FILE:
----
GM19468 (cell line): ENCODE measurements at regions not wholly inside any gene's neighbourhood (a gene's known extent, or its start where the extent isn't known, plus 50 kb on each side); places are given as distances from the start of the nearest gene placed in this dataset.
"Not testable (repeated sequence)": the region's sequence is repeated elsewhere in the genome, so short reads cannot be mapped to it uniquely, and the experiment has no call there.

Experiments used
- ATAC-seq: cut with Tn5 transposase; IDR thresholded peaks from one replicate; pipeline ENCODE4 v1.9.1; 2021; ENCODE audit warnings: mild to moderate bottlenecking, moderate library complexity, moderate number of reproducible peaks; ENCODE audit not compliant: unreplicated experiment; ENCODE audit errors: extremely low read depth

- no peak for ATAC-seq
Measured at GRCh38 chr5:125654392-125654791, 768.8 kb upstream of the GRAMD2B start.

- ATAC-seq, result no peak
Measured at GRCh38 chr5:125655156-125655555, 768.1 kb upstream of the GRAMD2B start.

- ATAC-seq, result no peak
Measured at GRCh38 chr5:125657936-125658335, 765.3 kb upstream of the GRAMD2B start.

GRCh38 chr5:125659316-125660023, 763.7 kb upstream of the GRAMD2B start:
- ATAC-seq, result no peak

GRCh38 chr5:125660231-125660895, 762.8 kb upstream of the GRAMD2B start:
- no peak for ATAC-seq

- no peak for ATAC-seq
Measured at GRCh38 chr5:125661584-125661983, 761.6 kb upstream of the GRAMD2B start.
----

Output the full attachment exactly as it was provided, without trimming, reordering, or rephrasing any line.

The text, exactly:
GM19468 (cell line): ENCODE measurements at regions not wholly inside any gene's neighbourhood (a gene's known extent, or its start where the extent isn't known, plus 50 kb on each side); places are given as distances from the start of the nearest gene placed in this dataset.
"Not testable (repeated sequence)": the region's sequence is repeated elsewhere in the genome, so short reads cannot be mapped to it uniquely, and the experiment has no call there.

Experiments used
- ATAC-seq: cut with Tn5 transposase; IDR thresholded peaks from one replicate; pipeline ENCODE4 v1.9.1; 2021; ENCODE audit warnings: mild to moderate bottlenecking, moderate library complexity, moderate number of reproducible peaks; ENCODE audit not compliant: unreplicated experiment; ENCODE audit errors: extremely low read depth

- no peak for ATAC-seq
Measured at GRCh38 chr5:125654392-125654791, 768.8 kb upstream of the GRAMD2B start.

- ATAC-seq, result no peak
Measured at GRCh38 chr5:125655156-125655555, 768.1 kb upstream of the GRAMD2B start.

- ATAC-seq, result no peak
Measured at GRCh38 chr5:125657936-125658335, 765.3 kb upstream of the GRAMD2B start.

GRCh38 chr5:125659316-125660023, 763.7 kb upstream of the GRAMD2B start:
- ATAC-seq, result no peak

GRCh38 chr5:125660231-125660895, 762.8 kb upstream of the GRAMD2B start:
- no peak for ATAC-seq

- no peak for ATAC-seq
Measured at GRCh38 chr5:125661584-125661983, 761.6 kb upstream of the GRAMD2B start.